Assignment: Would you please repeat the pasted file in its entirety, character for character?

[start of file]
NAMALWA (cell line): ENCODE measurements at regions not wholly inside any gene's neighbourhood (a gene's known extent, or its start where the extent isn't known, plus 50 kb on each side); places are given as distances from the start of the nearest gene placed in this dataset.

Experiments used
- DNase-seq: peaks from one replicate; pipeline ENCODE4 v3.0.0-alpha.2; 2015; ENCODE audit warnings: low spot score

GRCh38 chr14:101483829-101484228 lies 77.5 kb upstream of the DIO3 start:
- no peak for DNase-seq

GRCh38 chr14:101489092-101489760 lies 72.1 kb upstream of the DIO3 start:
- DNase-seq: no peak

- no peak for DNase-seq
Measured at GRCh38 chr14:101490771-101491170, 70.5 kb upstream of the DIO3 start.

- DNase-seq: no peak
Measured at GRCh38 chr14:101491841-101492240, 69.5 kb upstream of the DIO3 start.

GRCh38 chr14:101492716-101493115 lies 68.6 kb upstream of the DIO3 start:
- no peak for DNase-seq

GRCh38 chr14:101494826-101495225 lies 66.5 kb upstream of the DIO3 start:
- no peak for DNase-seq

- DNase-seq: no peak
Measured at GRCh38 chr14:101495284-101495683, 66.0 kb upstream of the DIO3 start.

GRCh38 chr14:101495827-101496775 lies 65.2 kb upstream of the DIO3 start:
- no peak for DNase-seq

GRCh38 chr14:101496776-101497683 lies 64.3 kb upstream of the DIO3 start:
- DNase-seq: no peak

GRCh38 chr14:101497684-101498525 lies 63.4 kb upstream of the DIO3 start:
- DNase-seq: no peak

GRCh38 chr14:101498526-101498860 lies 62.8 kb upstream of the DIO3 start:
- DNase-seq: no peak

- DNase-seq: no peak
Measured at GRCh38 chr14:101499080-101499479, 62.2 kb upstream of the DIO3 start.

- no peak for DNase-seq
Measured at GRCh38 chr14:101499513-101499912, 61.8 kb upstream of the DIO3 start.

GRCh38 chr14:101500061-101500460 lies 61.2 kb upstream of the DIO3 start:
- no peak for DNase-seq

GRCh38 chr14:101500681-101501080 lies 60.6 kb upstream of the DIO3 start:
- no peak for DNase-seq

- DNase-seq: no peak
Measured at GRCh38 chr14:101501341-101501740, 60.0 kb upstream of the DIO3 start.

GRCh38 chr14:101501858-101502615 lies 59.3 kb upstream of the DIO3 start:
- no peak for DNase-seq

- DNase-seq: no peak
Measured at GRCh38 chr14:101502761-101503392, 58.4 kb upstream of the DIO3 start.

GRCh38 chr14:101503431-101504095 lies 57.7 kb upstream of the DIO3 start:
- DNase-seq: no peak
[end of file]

NAMALWA (cell line): ENCODE measurements at regions not wholly inside any gene's neighbourhood (a gene's known extent, or its start where the extent isn't known, plus 50 kb on each side); places are given as distances from the start of the nearest gene placed in this dataset.

Experiments used
- DNase-seq: peaks from one replicate; pipeline ENCODE4 v3.0.0-alpha.2; 2015; ENCODE audit warnings: low spot score

GRCh38 chr14:101483829-101484228 lies 77.5 kb upstream of the DIO3 start:
- no peak for DNase-seq

GRCh38 chr14:101489092-101489760 lies 72.1 kb upstream of the DIO3 start:
- DNase-seq: no peak

- no peak for DNase-seq
Measured at GRCh38 chr14:101490771-101491170, 70.5 kb upstream of the DIO3 start.

- DNase-seq: no peak
Measured at GRCh38 chr14:101491841-101492240, 69.5 kb upstream of the DIO3 start.

GRCh38 chr14:101492716-101493115 lies 68.6 kb upstream of the DIO3 start:
- no peak for DNase-seq

GRCh38 chr14:101494826-101495225 lies 66.5 kb upstream of the DIO3 start:
- no peak for DNase-seq

- DNase-seq: no peak
Measured at GRCh38 chr14:101495284-101495683, 66.0 kb upstream of the DIO3 start.

GRCh38 chr14:101495827-101496775 lies 65.2 kb upstream of the DIO3 start:
- no peak for DNase-seq

GRCh38 chr14:101496776-101497683 lies 64.3 kb upstream of the DIO3 start:
- DNase-seq: no peak

GRCh38 chr14:101497684-101498525 lies 63.4 kb upstream of the DIO3 start:
- DNase-seq: no peak

GRCh38 chr14:101498526-101498860 lies 62.8 kb upstream of the DIO3 start:
- DNase-seq: no peak

- DNase-seq: no peak
Measured at GRCh38 chr14:101499080-101499479, 62.2 kb upstream of the DIO3 start.

- no peak for DNase-seq
Measured at GRCh38 chr14:101499513-101499912, 61.8 kb upstream of the DIO3 start.

GRCh38 chr14:101500061-101500460 lies 61.2 kb upstream of the DIO3 start:
- no peak for DNase-seq

GRCh38 chr14:101500681-101501080 lies 60.6 kb upstream of the DIO3 start:
- no peak for DNase-seq

- DNase-seq: no peak
Measured at GRCh38 chr14:101501341-101501740, 60.0 kb upstream of the DIO3 start.

GRCh38 chr14:101501858-101502615 lies 59.3 kb upstream of the DIO3 start:
- no peak for DNase-seq

- DNase-seq: no peak
Measured at GRCh38 chr14:101502761-101503392, 58.4 kb upstream of the DIO3 start.

GRCh38 chr14:101503431-101504095 lies 57.7 kb upstream of the DIO3 start:
- DNase-seq: no peak